Microsoft Office Tutorials and References
In Depth Information
Consolidating by position
has the correct locations at which to find each workbook file. (This should not be a
problem unless you moved them since you last opened them in Excel.) You must save
all supporting workbooks before you begin consolidation.
You can also use PivotTable reports to consolidate worksheets. For information, see Chapter
23, “Analyzing data with PivotTable reports.”
Consolidating by position
When you consolidate by position, Excel applies the consolidation function (Sum,
Average, or whatever else you select) to the same cell references in each supporting worksheet.
By position is the simplest way to consolidate, but your supporting worksheets must have
exactly the same layout.
Figure 8-77 shows a simple example of a workbook containing a master worksheet—Con-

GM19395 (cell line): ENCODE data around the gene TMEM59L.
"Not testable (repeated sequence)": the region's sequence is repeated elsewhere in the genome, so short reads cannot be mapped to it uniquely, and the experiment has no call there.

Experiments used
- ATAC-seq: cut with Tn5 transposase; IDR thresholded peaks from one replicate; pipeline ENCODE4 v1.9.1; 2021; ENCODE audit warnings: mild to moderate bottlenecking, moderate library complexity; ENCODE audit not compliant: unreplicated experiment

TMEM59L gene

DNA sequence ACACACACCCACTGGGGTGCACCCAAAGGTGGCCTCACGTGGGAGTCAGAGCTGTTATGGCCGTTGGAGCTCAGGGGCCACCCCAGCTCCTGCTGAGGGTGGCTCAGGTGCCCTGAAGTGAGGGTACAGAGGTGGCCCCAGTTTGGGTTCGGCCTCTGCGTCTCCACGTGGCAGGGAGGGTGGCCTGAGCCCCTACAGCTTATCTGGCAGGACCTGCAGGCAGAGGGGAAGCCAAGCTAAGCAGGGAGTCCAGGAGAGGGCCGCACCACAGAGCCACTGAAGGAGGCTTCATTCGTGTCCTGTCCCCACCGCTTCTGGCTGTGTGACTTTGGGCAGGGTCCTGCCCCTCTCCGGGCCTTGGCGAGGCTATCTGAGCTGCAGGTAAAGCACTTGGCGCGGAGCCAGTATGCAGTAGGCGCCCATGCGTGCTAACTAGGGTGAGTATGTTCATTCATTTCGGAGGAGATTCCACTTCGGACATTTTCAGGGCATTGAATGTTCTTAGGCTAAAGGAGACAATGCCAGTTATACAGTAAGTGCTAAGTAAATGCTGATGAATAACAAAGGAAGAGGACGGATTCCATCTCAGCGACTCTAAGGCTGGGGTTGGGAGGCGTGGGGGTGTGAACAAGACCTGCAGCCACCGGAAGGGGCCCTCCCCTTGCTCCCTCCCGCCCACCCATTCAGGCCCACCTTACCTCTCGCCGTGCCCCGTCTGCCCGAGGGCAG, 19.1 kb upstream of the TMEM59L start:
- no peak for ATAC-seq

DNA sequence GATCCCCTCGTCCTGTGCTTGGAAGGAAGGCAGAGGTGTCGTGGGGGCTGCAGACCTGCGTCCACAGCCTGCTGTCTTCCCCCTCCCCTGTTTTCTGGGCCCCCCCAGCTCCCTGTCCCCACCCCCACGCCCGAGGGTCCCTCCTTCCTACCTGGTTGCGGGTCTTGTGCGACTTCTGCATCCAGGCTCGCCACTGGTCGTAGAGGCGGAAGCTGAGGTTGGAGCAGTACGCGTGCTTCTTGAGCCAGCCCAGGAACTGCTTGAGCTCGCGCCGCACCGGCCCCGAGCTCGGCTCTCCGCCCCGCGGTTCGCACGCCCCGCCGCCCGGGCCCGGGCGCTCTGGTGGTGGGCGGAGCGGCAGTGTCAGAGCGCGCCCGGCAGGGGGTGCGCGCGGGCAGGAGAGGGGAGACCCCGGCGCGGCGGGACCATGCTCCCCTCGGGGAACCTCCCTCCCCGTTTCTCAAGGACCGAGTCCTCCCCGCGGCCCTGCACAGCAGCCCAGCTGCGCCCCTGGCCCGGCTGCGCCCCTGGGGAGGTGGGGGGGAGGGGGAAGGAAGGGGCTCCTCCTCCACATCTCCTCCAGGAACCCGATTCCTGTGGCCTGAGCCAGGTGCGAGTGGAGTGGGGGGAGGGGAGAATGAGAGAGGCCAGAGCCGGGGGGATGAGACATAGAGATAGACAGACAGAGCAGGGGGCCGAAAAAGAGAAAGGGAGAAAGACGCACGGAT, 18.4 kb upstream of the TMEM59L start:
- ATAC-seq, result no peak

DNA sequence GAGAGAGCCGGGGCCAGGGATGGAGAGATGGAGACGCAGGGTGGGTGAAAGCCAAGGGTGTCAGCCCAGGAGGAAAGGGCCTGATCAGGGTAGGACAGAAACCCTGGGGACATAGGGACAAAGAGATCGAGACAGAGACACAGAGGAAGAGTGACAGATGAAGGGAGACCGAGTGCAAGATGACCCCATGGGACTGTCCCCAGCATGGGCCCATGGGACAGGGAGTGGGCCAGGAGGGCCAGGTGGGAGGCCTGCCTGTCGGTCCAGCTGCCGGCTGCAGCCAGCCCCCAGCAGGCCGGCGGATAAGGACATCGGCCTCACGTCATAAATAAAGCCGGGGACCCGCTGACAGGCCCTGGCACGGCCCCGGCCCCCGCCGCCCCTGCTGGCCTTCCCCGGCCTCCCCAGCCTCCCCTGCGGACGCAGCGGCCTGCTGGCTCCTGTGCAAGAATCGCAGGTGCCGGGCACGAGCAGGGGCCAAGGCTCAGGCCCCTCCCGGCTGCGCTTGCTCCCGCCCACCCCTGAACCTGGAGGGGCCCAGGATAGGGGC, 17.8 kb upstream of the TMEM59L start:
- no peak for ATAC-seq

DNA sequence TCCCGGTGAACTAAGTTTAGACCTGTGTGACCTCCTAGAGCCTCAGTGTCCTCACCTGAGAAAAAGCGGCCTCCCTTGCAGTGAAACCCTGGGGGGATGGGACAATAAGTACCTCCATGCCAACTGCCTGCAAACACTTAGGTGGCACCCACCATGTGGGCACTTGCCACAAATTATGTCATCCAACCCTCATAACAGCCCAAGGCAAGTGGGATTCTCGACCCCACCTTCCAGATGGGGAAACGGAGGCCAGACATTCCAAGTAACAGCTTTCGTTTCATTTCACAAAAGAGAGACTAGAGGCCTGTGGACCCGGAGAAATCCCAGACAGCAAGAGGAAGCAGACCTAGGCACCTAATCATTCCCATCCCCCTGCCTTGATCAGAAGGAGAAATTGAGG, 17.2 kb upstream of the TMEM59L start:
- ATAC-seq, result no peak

solidated—that matches the layout of 12 supporting monthly worksheets. These
worksheets can be consolidated by position because each contains identically structured data.
You’ll find the Northwind Brass Sales.xlsx file with the other examples on the companion
To consolidate the monthly worksheets in Figure 8-77 into the worksheet named
Consolidated, follow these steps:
Open the consolidation worksheet, and select the block of cells that will receive the
consolidated data. In Figure 8-77, the destination area is the range B5:I10.
Figure 8-77 All the worksheets in this workbook are identical, which is necessary when
you are consolidating by position.
Click Data, Consolidate.
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